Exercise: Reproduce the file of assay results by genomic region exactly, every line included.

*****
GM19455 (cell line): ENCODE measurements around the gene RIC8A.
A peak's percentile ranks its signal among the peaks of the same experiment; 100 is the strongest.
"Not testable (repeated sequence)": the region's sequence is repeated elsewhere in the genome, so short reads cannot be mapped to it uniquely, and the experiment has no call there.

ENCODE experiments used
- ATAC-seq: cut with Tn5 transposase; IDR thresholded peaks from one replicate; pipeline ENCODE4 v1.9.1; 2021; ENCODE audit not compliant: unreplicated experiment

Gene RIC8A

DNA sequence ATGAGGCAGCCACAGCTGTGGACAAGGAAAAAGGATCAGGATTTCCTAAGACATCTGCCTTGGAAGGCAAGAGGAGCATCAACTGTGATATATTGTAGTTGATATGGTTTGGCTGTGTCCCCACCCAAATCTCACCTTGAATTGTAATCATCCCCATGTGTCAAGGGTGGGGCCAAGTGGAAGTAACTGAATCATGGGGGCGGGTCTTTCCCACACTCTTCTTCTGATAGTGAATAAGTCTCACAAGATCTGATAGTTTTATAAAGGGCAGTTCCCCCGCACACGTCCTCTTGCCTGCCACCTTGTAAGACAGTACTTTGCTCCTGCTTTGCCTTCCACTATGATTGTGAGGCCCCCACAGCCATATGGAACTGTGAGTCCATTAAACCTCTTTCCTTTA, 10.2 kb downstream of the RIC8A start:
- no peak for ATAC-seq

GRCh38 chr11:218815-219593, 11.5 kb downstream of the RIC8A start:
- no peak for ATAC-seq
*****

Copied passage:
GM19455 (cell line): ENCODE measurements around the gene RIC8A.
A peak's percentile ranks its signal among the peaks of the same experiment; 100 is the strongest.
"Not testable (repeated sequence)": the region's sequence is repeated elsewhere in the genome, so short reads cannot be mapped to it uniquely, and the experiment has no call there.

ENCODE experiments used
- ATAC-seq: cut with Tn5 transposase; IDR thresholded peaks from one replicate; pipeline ENCODE4 v1.9.1; 2021; ENCODE audit not compliant: unreplicated experiment

Gene RIC8A

DNA sequence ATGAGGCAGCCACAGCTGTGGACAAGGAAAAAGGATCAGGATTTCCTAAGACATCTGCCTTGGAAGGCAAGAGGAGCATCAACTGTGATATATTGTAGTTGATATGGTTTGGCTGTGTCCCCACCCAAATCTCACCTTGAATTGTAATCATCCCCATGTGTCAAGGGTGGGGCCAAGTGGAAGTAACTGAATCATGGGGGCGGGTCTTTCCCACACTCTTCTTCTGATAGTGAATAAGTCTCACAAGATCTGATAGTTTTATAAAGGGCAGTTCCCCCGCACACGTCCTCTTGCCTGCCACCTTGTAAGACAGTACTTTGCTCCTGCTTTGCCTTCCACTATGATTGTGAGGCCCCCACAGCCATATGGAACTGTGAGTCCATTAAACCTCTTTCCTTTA, 10.2 kb downstream of the RIC8A start:
- no peak for ATAC-seq

GRCh38 chr11:218815-219593, 11.5 kb downstream of the RIC8A start:
- no peak for ATAC-seq